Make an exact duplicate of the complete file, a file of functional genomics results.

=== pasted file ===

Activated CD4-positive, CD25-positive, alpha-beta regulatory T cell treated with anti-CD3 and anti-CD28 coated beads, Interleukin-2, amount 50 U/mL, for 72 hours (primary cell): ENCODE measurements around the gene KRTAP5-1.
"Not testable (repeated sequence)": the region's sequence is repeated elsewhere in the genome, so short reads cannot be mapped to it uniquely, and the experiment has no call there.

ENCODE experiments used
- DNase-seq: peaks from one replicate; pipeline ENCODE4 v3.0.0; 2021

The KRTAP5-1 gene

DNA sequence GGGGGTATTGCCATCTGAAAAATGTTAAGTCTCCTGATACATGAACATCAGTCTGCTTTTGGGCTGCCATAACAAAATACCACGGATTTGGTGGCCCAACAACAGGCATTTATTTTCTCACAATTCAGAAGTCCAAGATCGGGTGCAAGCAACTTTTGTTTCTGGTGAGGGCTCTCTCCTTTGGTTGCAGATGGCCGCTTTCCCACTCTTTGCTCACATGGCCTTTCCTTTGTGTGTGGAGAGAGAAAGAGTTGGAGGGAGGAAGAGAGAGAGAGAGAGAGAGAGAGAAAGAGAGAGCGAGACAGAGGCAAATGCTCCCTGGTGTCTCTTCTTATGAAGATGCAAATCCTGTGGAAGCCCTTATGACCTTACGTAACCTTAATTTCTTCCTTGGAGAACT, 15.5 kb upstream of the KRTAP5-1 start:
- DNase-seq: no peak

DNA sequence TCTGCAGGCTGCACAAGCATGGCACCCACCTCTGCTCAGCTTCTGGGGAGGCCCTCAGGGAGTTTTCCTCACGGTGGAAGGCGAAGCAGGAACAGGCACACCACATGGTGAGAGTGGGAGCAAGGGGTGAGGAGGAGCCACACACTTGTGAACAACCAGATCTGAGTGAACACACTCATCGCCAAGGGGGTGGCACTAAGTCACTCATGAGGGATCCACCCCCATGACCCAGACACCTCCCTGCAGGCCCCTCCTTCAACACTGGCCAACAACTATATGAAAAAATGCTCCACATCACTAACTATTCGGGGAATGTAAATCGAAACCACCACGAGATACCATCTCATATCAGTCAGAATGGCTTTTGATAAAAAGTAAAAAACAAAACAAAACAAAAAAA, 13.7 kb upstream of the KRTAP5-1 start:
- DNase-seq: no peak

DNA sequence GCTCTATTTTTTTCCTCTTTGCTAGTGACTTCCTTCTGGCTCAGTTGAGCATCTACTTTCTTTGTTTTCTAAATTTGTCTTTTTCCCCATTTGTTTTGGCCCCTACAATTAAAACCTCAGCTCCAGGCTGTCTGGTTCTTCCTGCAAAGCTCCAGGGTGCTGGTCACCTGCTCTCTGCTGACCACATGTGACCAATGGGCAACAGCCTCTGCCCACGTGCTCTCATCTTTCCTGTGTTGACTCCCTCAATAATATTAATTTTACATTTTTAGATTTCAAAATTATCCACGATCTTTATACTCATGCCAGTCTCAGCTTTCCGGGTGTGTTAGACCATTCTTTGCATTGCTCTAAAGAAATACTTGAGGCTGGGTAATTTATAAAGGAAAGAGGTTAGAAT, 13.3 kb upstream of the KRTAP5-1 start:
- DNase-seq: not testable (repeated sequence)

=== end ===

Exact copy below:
Activated CD4-positive, CD25-positive, alpha-beta regulatory T cell treated with anti-CD3 and anti-CD28 coated beads, Interleukin-2, amount 50 U/mL, for 72 hours (primary cell): ENCODE measurements around the gene KRTAP5-1.
"Not testable (repeated sequence)": the region's sequence is repeated elsewhere in the genome, so short reads cannot be mapped to it uniquely, and the experiment has no call there.

ENCODE experiments used
- DNase-seq: peaks from one replicate; pipeline ENCODE4 v3.0.0; 2021

The KRTAP5-1 gene

DNA sequence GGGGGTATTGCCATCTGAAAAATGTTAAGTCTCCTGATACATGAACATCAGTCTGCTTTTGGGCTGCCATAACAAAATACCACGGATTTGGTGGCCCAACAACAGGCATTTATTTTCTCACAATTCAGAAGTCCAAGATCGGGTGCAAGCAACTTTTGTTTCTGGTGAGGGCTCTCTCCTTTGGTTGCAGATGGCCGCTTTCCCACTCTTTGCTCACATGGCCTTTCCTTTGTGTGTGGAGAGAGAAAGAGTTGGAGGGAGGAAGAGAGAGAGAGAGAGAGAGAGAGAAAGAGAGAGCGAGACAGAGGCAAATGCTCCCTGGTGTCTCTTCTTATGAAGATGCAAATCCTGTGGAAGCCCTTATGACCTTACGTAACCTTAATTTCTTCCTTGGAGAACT, 15.5 kb upstream of the KRTAP5-1 start:
- DNase-seq: no peak

DNA sequence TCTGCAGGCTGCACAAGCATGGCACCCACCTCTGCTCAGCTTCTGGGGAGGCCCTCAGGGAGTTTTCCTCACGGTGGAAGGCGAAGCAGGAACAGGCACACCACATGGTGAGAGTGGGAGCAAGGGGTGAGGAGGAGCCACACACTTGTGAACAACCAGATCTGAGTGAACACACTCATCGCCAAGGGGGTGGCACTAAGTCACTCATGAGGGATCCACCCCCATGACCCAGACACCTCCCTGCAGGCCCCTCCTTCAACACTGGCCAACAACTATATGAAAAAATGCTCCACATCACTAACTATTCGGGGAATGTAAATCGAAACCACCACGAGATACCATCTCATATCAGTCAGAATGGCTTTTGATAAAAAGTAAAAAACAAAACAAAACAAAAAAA, 13.7 kb upstream of the KRTAP5-1 start:
- DNase-seq: no peak

DNA sequence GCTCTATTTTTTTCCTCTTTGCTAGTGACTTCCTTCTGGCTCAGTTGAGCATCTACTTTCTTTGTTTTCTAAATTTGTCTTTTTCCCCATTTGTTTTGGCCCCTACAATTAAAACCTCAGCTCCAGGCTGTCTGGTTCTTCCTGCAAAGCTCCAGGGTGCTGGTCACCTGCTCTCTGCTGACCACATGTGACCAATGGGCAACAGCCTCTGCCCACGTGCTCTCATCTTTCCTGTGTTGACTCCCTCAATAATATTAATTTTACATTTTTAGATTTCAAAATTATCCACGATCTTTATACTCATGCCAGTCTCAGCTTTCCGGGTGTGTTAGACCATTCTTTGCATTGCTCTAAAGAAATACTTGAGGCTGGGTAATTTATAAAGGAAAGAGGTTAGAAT, 13.3 kb upstream of the KRTAP5-1 start:
- DNase-seq: not testable (repeated sequence)